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ContinuousWave: Small Boat Electrical
North-up Chart Plotter Orientation
|Author||Topic: North-up Chart Plotter Orientation|
posted 09-28-2008 11:55 PM ET (US)
A couple of times when I've had experienced boaters join me on my boat, they have expressed surprise that I leave my Lowrance LCX-25C chartplotter in North-Up orientation (that is, north always being displayed at the top of the screen). Is it more common to put chart plotters in Course-Up or Track-Up orientation? I've been doing it my way for a couple of years, and have just gotten used to thinking about directions that way. In fact, it would take a certain amount of effort to unlearn my current way of visualizing procedures such as making the final approach to a precise waypoint that I want to anchor on.
posted 09-29-2008 07:09 AM ET (US)
Frank--If I were a guest on your boat I'd fit right in. I use North-Up.
posted 09-29-2008 07:41 AM ET (US)
North-Up here as well. Same as when I'm using paper charts. Keep in mind that without a fluxgate compass, the GPS has no idea of the boat's true heading. It estimates that based on the boat's previous track over ground, which can be skewed by wind and current.
posted 09-29-2008 07:48 AM ET (US)
Frank - I have tried using the different screen orientations and found that if nothing else it takes a little more time for screen to update if not in the North-up mode due to the entire screen having to update every time I make a turn and can cause orientation confusion.
The chart legends are a lot cleaner in the North-up position as well.
posted 09-29-2008 08:38 AM ET (US)
When I'm operating uncle sam's boats I usually have the chart plotter on automatic course up so that the picture on my radar matches the chart plotter. Makes recognizing markers a little easier.
I hardly ever "navigate" anywhere in my 20 foot Whaler.
posted 09-29-2008 09:20 AM ET (US)
I'd guess that most former and current military folks use the course up feature. Orienteers probably do the same. We were taught that in order to land navigate it is most useful to orient the map or chart we are using to match the land features we are observing.
Most of us, I beleve, are near shore or inshore boaters. As such, in the absense of navigational markers, we tend to use land features to determine our approximate locations. This too is most easily done with the chart oriented to match the land features we are using.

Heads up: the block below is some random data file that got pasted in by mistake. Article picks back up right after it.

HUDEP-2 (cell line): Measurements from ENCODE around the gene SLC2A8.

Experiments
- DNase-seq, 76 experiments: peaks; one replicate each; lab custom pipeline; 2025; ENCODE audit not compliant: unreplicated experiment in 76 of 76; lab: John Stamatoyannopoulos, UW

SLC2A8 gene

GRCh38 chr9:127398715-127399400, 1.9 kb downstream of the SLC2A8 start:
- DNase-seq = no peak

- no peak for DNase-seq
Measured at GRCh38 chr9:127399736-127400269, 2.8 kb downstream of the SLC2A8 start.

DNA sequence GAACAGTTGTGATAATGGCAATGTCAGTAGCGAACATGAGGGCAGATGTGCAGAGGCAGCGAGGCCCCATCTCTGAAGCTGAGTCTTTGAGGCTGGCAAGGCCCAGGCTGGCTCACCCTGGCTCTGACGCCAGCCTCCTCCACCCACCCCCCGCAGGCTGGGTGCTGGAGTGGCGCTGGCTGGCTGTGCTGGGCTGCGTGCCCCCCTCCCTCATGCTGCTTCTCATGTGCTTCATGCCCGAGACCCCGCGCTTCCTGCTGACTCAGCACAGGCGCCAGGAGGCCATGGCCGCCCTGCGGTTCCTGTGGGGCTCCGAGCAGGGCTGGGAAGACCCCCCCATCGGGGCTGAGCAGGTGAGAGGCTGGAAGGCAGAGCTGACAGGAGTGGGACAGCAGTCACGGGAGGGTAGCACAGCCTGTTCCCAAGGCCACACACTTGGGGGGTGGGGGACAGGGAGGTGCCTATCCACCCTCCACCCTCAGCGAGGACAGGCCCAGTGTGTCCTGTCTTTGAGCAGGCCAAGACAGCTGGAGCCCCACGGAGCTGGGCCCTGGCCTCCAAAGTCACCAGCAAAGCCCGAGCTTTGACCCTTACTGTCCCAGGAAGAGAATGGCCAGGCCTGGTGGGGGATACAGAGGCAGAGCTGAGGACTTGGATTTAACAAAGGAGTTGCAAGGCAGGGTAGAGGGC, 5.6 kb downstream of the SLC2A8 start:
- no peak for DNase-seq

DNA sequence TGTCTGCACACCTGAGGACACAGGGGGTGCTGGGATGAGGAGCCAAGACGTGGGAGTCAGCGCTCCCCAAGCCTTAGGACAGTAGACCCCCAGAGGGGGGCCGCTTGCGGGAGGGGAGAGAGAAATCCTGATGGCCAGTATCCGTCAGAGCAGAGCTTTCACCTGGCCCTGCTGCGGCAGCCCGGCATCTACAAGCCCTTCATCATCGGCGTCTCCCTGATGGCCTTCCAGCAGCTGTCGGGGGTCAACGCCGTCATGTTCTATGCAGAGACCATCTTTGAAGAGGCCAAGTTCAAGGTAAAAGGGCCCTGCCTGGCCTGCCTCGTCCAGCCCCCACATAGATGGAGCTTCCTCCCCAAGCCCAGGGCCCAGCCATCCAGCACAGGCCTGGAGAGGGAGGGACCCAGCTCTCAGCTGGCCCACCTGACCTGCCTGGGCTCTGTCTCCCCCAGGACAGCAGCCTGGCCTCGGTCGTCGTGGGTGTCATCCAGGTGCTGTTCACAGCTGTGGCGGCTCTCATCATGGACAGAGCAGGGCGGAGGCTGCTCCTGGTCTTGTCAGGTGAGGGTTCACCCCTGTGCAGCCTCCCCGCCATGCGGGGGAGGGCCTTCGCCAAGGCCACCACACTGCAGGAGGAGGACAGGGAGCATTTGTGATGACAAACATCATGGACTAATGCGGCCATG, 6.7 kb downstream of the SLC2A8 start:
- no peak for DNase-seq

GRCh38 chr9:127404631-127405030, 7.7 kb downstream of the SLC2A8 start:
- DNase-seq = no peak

For me this conditioning makes it more natural to use my chart plotter in the course up setting.
posted 09-29-2008 11:00 AM ET (US)
Spent 31 years in the Navy and we never used the the course up feature always true north even when doing radar navigation.
posted 09-29-2008 11:26 AM ET (US)
For years, especially when working with radar I preferred North Up. But I must admit that I now prefer Course up as my preferred sreen orientation. Not sure which is right or better, I just prefer seing my waypoint at the top of the screen
posted 09-29-2008 12:50 PM ET (US)
I ran North up for a year or so. When I got comfortable in the accuracy of the GPS chart and started using it to explore new areas I switched to track up. "Let's see, it shows a rock right there with the high point of land behind it so go to the left side." If I was using a chart, I would have it orientated to my compass so why not the GPS chart? I have never gone back. John
posted 09-29-2008 06:04 PM ET (US)
Thanks, that's all some interesting feedback.
Just to clarify, mostly I run near-shore like many of you, and do 98% of my navigation visually. The main exception to that is when I'm anchoring on a specific target such as a shipwreck or pinnacle to do a scuba dive. In these cases we usually want to hit the waypoint as precisely as possible (almost always using the sonar as a second frame of reference). It's become second nature for me with the chartplotter in North-Up mode to note that the waypoint is a bit to, say, the southwest of the boat's position, which I then steer to using the compass.
Every once in a while, I'll use the chartplotter's "Navigate to Waypoint" feature to establish a course to a spot, particularly if it is beyond the horizon and/or far enough offshore that it's not easily found by visual landmarks.
I haven't had occasion to use the radar much (though I should practice more). I have the radar displayed on the same Lowrance head unit, and leave it like the chartplotter in North-Up.
At any rate, thanks -- I don't feel quite so much like an oddball.
posted 09-29-2008 07:34 PM ET (US)
I have been using my new chart plotter in North up mode. This tread has reminded me that I meant to try it another way. Now boating is almost over for the year.
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